Our last four months in Africa have been incredible. We visited nine countries, if you don’t count Egypt (which felt more like the Middle East). The sights and activities were amazing, but it is the people that we met along the way that we’ll remember the most. We also want to say a special word of thanks to our Canadian friends that came to join us for a few weeks in Tanzania and to Norma and Wayne (Diane’s Aunt and Uncle in Nairobi) for hosting us during our time in Kenya.

Mount Sinai

Mount Sinai is in the center of the Sinai Peninsula, in eastern Egypt, which is located between Cairo and Israel, Jordan, and Saudi Arabia. It is a famous mountain for many historical reasons, and is where Moses received the Ten Commandments. Mt. Sinai is about 7000 feet high, similar to the tip of Blackcomb mountain.

We wanted to climb the mountain at night, to see the sunrise from the top. After spending the day wandering the beaches of Dahab, we left at 11 PM on a minibus with about ten other people who were crazy enough to do the same. They included a family of three from Mauritius, a couple of guys from Japan, one from Korea, two women from somewhere in Europe, and an Egyptian dentist.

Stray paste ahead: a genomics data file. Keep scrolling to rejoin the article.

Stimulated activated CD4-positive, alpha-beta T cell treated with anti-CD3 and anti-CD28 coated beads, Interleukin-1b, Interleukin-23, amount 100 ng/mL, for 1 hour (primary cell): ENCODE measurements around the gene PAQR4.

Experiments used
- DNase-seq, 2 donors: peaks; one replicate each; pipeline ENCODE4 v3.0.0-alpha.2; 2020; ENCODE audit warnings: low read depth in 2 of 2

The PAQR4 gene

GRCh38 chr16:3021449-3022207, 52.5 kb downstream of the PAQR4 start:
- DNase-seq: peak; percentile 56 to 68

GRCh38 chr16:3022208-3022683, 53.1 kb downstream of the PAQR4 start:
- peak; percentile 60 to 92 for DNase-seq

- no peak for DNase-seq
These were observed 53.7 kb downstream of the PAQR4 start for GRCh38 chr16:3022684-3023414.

We arrived at the trail head at about 1 AM. It was pitch black and bitterly cold. We brought every piece of clothing we had with us, each bringing two pairs of socks, two pairs of pants, two shirts, our fleece jackets, windbreakers, fleece hats, and gloves. Diane also brought a sweater. Collectively, they weren’t enough.

Our group had a Bedouin guide, who led us up the wide smooth trail in complete darkness. We were constantly adjusting layers as the group wound its way up into the darkness.

Some tourists choose to accept the offers of local Bedouins, and ride their camels up the trail. The temperature was close to freezing, and sitting still for any length of time seemed unimaginable. Camels have large soft padded feet, and are virtually silent in the darkness. Their approach is heralded only by their strong smell, and the occasional grunt or fart, at which point we hugged the cliff to give them passage.

The Egyptian dentist was in trouble almost from the beginning, having difficulty keeping up with the group. Within 30 minutes, the European girls had taken his pack and shared its contents between them. He spoke good English and Arabic, and was able to communicate with the guide, who spoke no English. As the incline steepened, he began to fall behind, In the darkness, we heard frequent cries of complaint in Arabic, imploring the guide to slow down. Diane and I had no trouble with the pace, and Diane’s sprained ankle was not a problem.

About half way up, the ground was covered with snow. Our trail runners held up well, but weren’t really the best footwear for the conditions. We hiked upwards through the snow, passing tea houses along the way.